by Jorge Rivero González
After a few days in Cacoal, Rondonia, we packed our belongings and were ready to spent the last four days of the BraBo Expedition visiting two villages of the Surui indigenous community. I think I can speak for my fellow GalileoMobile team members when I say that what we experienced there exceeded our biggest expectations. For four days, the Surui people opened their hearts, traditions and houses and let us feel part of their big family.
But all of that would have not been possible without the kind help of María do Carmo Barcelos. María is one of these exceptional persons we have found during these years. She is an indigenist that have been working with the Suruis for almost 40 years. People call her María dos Indios, which means María of the Indians in Portuguese. The Suruis consider her one more of the tribe and her presence opened the doors of the Suruis to us. Two years ago, she met by chance our team member Patrícia, while she was taking an astronomy course in Sao Paulo, heard about GalileoMobile and they both loved the idea of someday bringing GalileoMobile to work with the Surui people. She was the perfect host and we are deeply thankful to her and her whole family who made our week in Acre unforgettable. I could talk more about María but the interesting story of her life would take many many posts so I guess it’s better that you watch a documentary about her life here.
The Suruis are indigenous people living in the Brazilian states of Rondônia and Mato Grosso. They have their own language called Tupí-Mondé and parliament since 2010. Its current population is about 1,350 people that live in 25 small villages located in around 250,000ha of rainforest called Terra Indígena Sete de Setembro. This land is namedm after the day the Surui were in contact for the first time with the white men, as they called it, in 1969. This rocked the Surui world and made their population shrank dramatically from 5,000 to 250 people in a short-time from diseases and fights with the Brazilian government for defending their lands. Since then they are trying to live in a new world fighting hard to not lose their traditions. The first of the villages we visited was the number 14th, the tribe of the first contact, which is now located just 1 km away from that point. We stayed at the school, a center point for the community.
After we arrived, María introduced us to the community and we talked about who we were and about the stars. We took out the Galileoscope and made projection of the Sun and practice telescope pointing. We had a wonderful lunch and swam and play ball with the children on the river. We made more activities during the afternoon and heard stories about them. Played football and fought with the mosquitos and then the night fell and we were witness of the most beautiful starry-sky of the whole BraBo Expedition. It was a beautiful night where we held activities related with cinema (see Felipe’s post about it) and observed Mars and Saturn with our telescopes. The next day we woke up and the first thing we saw was the children’s small faces peering through the school’s windows. They were awaiting for us to wake up so they could hang out with us. We spent the day learning more about the Suruis and got the great honour of get our bodies painted with jenipapo fruit, which the Surui use to paint their bodies when they were at war and during celebrations. We closed the day with a ceremony that linked GalileoMobile with the Surui people and promised to come back (see other post about it).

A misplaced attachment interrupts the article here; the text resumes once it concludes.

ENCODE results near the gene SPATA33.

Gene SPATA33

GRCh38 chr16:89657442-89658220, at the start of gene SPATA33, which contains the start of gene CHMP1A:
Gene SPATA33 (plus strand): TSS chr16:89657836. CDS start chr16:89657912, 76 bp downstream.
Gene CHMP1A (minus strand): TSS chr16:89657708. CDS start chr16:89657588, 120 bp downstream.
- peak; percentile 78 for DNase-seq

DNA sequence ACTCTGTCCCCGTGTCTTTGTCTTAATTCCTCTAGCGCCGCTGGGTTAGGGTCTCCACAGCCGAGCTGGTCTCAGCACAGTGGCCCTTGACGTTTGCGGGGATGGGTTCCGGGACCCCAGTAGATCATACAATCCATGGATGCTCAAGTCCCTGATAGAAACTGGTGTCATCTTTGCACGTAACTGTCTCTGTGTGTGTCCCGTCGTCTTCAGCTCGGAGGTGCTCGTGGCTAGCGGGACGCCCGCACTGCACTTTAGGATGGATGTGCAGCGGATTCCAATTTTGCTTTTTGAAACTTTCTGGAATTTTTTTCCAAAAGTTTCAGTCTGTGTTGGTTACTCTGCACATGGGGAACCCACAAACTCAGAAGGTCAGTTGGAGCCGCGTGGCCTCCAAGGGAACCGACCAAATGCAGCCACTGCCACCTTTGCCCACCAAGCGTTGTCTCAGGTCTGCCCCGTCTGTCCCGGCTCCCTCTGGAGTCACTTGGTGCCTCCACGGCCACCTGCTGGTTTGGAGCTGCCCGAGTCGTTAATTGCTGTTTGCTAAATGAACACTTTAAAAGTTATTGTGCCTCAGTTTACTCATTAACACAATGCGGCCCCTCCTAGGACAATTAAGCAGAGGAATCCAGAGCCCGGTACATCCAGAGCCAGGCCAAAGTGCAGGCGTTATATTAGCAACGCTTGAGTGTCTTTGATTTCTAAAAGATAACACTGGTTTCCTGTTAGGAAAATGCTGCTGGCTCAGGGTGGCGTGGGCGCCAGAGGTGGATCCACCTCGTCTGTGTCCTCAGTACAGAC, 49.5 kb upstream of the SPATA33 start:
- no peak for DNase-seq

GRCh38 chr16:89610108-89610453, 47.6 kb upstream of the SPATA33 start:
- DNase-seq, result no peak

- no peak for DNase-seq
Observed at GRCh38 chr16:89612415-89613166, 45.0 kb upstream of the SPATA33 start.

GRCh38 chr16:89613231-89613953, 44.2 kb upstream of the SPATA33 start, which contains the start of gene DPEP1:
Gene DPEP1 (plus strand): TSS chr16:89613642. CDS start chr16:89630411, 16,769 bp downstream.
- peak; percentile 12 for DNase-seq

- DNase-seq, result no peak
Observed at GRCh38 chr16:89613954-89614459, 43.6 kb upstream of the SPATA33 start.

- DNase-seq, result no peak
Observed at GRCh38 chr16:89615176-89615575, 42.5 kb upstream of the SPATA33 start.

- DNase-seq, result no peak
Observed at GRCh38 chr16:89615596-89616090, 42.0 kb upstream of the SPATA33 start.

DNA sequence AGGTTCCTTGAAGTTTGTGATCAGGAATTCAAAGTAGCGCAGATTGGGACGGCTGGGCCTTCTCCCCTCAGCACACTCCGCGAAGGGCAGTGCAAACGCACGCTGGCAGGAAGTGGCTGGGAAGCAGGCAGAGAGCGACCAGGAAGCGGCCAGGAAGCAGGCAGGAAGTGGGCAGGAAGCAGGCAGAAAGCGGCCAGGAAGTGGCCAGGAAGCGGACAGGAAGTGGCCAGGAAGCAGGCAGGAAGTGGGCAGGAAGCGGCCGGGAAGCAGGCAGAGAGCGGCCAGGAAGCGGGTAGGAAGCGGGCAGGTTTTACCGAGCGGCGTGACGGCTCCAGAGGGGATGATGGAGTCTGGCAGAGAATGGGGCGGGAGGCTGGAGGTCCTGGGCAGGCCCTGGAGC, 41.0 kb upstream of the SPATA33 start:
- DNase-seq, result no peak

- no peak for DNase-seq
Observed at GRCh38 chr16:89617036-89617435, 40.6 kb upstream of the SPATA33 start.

Another day came and we said goodbye to Fer and Felipe, my companions during the whole expedition, that had to leave back to Sao Paulo. No time for sadness because we had another village to visit. This time the children did not speak Portuguese but that was not a problem because one of the teachers help us with translations. He was really motivated, you can see it on his smile. That day was filled with more activities and astronomical observations during the night with all the community.
And then then our last day at the community arrived, but, before leaving we went for hike around the Amazon forest to visit a lake. We were in the middle of nowhere and I was amazed about how they could orientate there. It was really beautiful and I thought about Felipe and Fer, they would have loved being there, one last dangerous adventure together.
Time to pack and say goodbye and thank them for their warm welcome. Tears were shed and we travelled back to Cacaol in silence most time in the car processing our time with the Surui people.
It’s been more than a month since those days but there are many memories on my mind on how special that time was that are impossible to depict here. For instance, I recall that suddenly children appeared and gave us presents (rings or collars made by them) to thank us for our visit. A bunch of girls liked Pati a lot and were always following her, it was very funny, especially one that I started to call mini-Pati after that. Nuno was very curious and was always making questions and they were patiently telling stories about the traditions of the Suruis. Fer and Felipe were very busy trying to film every moment for the documentary and Edu was making up a thousand games for playing with the children. They loved him. But I guess the thing that I remember the most is to feel part of their big family for some days and that is something any of us won’t ever forget.